The Madras High Court (Madurai Bench) recently observed that lawyers should discourage their clients from raising baseless allegations against judicial officers and lawyers should not incorporate such allegations in pleadings.
This observation was made when the Court was hearing a revision petition, wherein the petitioner stated that he was not given sufficient time to argue his case in physical mode.
In the instant case, the petitioner was booked for offences u/s 7,12 and 13(2) r/w 13(1)(d) of Prevention of Corruption Act and was facing trial.
The petitioner alleged that the Trial Court dismissed his application u/s 91 of CrPC without hearing his arguments and the impugned order should be set aside.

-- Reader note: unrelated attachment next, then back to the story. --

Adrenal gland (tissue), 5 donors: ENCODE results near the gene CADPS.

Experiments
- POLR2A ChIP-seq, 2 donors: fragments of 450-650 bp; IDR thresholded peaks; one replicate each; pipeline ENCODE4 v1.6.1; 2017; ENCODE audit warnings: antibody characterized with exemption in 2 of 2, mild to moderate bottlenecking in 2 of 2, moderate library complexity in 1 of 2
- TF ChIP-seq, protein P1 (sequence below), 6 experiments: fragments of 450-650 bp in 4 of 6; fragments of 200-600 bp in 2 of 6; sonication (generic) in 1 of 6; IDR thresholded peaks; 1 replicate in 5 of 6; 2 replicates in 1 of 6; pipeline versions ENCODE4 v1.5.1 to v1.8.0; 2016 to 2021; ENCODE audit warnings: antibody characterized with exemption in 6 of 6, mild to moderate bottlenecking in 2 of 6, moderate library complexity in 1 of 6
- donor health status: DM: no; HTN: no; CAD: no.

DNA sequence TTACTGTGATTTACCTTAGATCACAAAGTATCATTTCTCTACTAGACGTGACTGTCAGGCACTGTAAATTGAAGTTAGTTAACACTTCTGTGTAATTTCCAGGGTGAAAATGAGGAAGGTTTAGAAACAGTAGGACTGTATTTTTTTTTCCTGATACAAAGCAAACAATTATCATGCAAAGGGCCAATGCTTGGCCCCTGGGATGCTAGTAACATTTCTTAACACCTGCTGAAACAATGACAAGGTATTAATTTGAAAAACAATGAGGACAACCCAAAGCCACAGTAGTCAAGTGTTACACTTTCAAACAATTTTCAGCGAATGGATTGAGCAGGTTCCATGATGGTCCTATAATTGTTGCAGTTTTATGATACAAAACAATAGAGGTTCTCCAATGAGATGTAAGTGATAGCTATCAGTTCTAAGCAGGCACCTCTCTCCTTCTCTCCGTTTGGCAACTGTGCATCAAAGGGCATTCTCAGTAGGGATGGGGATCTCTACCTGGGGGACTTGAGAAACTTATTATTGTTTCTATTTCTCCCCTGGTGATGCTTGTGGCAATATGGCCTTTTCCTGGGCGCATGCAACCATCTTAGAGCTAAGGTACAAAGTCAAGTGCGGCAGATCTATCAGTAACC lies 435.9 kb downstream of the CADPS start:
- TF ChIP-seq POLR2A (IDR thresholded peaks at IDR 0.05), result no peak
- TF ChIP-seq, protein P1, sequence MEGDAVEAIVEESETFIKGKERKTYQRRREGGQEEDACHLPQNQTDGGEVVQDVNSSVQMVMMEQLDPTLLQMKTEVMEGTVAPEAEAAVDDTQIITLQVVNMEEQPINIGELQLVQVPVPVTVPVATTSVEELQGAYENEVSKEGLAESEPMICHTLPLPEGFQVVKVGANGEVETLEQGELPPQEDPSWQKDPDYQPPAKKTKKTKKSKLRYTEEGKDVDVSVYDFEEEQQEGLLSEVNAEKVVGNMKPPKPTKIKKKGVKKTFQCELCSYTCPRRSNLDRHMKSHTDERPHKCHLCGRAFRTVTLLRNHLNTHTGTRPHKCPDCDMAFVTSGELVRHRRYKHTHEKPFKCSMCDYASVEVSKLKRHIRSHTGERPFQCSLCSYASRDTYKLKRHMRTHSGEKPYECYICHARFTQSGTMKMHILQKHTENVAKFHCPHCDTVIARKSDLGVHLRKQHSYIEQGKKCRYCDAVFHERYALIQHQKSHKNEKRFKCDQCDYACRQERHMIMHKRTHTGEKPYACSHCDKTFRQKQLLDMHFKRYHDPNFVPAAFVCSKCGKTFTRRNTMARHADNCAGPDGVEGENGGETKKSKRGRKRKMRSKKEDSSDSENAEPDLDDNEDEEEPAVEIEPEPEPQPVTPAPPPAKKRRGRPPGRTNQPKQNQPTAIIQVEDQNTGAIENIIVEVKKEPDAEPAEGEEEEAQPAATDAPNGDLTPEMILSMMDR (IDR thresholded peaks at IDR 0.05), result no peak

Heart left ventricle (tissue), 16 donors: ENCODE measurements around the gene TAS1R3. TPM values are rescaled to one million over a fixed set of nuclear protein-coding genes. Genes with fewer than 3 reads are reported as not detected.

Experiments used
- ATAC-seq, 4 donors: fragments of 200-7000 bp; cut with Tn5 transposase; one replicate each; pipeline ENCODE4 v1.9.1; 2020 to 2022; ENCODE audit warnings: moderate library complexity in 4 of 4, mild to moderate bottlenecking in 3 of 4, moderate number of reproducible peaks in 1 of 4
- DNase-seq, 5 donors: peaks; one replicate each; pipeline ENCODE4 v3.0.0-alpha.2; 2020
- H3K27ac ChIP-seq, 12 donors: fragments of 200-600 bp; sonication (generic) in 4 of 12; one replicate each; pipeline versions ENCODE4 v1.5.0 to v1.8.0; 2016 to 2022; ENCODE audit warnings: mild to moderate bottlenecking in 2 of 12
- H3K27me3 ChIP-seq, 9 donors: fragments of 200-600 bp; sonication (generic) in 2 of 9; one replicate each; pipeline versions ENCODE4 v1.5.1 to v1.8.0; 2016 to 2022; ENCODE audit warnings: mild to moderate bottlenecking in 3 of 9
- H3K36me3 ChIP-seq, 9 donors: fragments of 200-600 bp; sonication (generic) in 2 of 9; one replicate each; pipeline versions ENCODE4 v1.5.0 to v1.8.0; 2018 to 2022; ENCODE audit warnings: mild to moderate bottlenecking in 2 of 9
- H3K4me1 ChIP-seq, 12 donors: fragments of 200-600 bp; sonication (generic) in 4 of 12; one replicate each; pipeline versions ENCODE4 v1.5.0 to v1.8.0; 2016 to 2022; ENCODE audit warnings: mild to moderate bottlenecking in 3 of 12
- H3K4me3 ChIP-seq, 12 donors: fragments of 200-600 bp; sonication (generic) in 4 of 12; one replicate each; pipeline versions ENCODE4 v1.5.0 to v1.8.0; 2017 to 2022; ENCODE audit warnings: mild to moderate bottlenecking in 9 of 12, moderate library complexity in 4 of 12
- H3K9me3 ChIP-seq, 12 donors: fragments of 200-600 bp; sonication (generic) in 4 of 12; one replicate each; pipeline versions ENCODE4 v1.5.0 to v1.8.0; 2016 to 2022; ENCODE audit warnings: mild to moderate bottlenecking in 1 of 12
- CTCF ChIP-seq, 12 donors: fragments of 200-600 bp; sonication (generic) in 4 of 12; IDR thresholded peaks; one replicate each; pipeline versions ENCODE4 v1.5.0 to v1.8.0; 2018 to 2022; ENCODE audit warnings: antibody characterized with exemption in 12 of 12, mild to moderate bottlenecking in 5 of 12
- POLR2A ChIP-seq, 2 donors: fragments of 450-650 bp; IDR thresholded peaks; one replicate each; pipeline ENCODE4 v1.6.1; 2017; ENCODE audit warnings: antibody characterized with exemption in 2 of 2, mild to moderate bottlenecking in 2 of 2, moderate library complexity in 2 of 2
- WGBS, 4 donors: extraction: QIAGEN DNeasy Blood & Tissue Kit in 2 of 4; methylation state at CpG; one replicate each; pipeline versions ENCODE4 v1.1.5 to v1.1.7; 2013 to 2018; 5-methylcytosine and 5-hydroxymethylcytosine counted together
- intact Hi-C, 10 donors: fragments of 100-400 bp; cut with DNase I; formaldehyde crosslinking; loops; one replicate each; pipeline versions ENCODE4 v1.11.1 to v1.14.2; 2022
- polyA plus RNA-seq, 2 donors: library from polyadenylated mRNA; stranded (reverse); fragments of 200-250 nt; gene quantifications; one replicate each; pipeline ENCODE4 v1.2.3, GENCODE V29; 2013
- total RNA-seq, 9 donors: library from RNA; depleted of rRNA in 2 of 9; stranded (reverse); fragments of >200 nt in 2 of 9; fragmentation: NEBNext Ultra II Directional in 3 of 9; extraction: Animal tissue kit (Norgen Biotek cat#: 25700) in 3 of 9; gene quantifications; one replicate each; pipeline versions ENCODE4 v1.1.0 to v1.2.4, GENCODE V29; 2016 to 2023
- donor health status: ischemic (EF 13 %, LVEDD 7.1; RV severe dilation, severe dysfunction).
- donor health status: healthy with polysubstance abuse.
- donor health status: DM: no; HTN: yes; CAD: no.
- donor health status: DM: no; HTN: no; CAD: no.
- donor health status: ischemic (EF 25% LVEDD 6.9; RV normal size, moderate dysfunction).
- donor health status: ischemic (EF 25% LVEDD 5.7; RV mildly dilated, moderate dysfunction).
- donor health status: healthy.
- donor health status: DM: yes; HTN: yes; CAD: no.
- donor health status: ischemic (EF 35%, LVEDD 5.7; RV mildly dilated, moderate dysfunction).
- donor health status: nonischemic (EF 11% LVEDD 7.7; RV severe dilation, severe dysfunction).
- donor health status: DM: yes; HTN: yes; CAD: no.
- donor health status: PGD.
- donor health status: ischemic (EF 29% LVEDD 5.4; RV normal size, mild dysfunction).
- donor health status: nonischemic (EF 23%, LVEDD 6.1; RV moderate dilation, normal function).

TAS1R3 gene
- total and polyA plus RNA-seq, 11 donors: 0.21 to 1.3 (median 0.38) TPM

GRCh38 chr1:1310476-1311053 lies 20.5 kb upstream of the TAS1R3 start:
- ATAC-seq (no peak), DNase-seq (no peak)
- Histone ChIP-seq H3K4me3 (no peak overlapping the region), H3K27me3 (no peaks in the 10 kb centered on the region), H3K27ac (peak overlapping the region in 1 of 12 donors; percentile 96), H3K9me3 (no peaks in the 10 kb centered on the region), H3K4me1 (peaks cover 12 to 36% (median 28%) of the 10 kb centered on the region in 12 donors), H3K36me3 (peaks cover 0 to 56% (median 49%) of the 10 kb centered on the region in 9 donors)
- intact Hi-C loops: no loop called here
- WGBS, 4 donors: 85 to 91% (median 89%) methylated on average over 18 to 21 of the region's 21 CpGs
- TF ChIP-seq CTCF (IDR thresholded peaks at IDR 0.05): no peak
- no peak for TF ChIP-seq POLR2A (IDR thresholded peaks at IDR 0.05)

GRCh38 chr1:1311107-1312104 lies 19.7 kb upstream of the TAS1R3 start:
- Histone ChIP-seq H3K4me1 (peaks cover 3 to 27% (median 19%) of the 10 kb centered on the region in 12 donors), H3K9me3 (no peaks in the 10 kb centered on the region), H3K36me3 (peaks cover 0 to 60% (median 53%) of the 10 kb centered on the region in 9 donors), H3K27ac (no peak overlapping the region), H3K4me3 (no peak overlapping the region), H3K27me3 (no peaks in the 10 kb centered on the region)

Petitioner’s Counsel clarified that he was not blaming the Trial Court judge.
The Court stated that the Counsel’s act of withdrawing the allegation was appreciable, but since the said ground was taken up in the original petition, the Court has to deal with it.
Observations of the Court
Hon’ble Court observed that due to the pandemic, the entire country was working virtually. The petitioner’s statement that he could not argue his case elaborately was against the Supreme Court orders.
The Court further observed that Section 91 does not give an absolute right to accused to summon any documents. If the Court is satisfied that the summoning of documents was necessary, it can issue orders.
The Bench held that there was no infirmity in the Trial Court order, and the instant revision was filed by the petitioner to protract and prolong the proceedings. The Court proceeded to dismiss the petition.